In both the techniques it is possible to analyse only selected filter areas. This implies a need for an extrapolation of the detected amount of microplastics in the analysed area, and this can be very problematic [174].
After the observation of MPs in the sample, both FT-IR and Raman spectroscopy allow the matching of the spectra obtained in the sample with libraries and standards in order to recognize the different polymers and possibly quantify them [171]. With the help of chemometric tools this process could be automized. As an example, the authors of [175] proposed a method based on FT-IR and partial least squares regression (PLSR) to identify LDPE and PET particles directly in sediments, leading to semi-quantification. These results are encouraging for the use of this technique for a direct analysis even in complex environmental matrices, but so far valuable results can be obtained only in samples with very high microplastic concentrations (>1% in weight).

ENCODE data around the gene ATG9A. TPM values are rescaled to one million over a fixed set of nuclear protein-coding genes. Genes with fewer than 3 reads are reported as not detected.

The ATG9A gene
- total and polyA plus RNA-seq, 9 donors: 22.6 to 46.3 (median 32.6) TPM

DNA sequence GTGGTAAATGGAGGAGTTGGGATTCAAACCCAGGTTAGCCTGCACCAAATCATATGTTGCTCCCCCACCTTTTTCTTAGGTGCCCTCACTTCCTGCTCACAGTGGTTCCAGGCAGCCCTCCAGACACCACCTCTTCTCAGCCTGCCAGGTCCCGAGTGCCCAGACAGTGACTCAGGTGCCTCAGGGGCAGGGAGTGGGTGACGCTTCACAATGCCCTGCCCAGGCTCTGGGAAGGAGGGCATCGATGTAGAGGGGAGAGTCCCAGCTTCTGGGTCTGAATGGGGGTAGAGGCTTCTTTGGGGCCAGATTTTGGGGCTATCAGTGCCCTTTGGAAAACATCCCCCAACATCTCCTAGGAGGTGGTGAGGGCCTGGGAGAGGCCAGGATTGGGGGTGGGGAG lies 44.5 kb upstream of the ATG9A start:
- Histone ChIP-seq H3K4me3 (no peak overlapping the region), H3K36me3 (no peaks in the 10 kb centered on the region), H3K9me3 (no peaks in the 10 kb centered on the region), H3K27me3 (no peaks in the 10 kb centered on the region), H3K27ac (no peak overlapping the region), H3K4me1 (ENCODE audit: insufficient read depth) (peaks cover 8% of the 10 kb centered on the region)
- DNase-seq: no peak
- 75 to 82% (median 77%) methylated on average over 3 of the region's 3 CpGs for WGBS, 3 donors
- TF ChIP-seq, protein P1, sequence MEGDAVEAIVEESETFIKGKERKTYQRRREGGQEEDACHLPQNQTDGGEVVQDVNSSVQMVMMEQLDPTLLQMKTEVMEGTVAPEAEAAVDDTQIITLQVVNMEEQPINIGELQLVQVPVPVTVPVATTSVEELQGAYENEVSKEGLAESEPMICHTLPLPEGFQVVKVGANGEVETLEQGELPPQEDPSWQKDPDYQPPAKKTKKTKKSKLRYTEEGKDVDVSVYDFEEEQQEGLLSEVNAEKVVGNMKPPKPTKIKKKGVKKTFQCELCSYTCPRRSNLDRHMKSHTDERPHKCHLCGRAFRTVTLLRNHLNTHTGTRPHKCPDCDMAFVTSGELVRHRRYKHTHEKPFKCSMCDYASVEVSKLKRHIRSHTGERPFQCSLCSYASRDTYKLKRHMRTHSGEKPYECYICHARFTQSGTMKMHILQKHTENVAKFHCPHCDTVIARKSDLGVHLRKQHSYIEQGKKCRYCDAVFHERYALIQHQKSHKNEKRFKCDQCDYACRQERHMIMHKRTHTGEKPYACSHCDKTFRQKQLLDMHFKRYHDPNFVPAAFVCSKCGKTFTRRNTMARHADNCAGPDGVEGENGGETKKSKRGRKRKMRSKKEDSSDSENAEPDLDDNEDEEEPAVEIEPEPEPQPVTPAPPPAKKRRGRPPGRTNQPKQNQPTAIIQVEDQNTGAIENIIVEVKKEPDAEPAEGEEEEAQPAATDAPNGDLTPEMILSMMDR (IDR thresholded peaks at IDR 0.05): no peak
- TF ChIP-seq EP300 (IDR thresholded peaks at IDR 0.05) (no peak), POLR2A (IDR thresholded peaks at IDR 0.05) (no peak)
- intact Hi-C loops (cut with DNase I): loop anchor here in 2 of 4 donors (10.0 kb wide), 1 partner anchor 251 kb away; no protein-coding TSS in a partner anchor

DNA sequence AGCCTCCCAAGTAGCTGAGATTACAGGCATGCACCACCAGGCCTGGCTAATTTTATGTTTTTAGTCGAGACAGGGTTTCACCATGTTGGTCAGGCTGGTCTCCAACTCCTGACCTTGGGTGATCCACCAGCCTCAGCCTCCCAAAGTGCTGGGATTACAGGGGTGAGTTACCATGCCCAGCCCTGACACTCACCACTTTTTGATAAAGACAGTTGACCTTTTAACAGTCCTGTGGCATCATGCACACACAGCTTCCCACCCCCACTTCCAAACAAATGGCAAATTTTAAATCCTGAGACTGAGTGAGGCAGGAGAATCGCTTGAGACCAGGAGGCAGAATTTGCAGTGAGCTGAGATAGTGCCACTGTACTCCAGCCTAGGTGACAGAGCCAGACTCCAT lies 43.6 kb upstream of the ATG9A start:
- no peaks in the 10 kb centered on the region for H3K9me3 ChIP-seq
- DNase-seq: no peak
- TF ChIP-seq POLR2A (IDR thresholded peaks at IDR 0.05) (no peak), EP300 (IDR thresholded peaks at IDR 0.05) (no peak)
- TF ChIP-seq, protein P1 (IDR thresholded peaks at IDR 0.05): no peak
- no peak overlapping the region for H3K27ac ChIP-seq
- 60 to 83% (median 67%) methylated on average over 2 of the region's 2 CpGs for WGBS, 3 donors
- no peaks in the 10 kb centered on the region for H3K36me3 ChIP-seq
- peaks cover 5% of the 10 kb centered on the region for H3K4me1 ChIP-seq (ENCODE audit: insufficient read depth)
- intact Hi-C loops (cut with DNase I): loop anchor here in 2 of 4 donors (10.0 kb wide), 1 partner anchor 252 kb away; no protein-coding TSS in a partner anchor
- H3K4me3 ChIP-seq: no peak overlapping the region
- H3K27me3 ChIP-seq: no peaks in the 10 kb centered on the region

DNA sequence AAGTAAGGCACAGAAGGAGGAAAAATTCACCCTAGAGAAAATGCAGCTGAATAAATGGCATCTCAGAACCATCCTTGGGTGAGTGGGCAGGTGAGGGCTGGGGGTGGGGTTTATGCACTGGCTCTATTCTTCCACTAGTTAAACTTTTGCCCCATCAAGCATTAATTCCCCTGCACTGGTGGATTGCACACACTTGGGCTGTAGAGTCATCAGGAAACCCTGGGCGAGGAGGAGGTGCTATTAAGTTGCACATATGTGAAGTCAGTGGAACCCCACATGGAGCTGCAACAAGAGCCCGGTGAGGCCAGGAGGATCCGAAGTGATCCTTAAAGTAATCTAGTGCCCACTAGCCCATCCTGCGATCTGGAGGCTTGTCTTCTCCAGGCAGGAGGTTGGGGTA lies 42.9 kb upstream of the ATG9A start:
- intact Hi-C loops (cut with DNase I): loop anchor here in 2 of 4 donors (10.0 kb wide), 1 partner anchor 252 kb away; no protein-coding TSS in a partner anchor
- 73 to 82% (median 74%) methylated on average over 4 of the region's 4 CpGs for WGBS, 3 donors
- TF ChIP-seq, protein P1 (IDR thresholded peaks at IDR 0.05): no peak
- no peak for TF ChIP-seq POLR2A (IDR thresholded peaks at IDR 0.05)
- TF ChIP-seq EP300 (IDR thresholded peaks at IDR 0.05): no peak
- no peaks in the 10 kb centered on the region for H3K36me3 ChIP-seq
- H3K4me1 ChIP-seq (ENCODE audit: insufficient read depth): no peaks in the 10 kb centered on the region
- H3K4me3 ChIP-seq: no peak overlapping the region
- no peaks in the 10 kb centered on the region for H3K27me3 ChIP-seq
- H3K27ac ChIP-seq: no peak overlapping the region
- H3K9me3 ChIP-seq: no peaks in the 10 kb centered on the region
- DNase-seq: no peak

Comparing these two spectrometric approaches, Raman spectroscopy permits the analysis of particles down to 1 µm, while FT-IR is suitable only for analysing particles in the size range of 10–20 µm [158,173]. The principal characteristics of both techniques are summarized in Table 4.
Raman spectroscopy is less-often used as compared to FT-IR due to its drawbacks: long measurement time caused by the weak intensity of Raman scattering, and proneness to spectral distortion induced by fluorescence which is more marked with the presence of impurities (e.g., colouring agents and degradation products) [176]. On the other hand, a drawback of FT-IR is the high interference of water. Moreover, FT-IR presents broader bands and lower sensitivity to non-polar functional groups compared to Raman spectroscopy [171,176].
A direct comparison between the two techniques was presented for real samples [174], whereby the pros and cons of both techniques were observed. It was concluded that FT-IR is preferable for routine analysis, especially for the fast observation of coarser particles (50–500 µm). The best results can be obtained only by combining both methods, especially for smaller fractions (<50 µm), since Raman spectroscopy results more time-consuming but more reliable for small particles.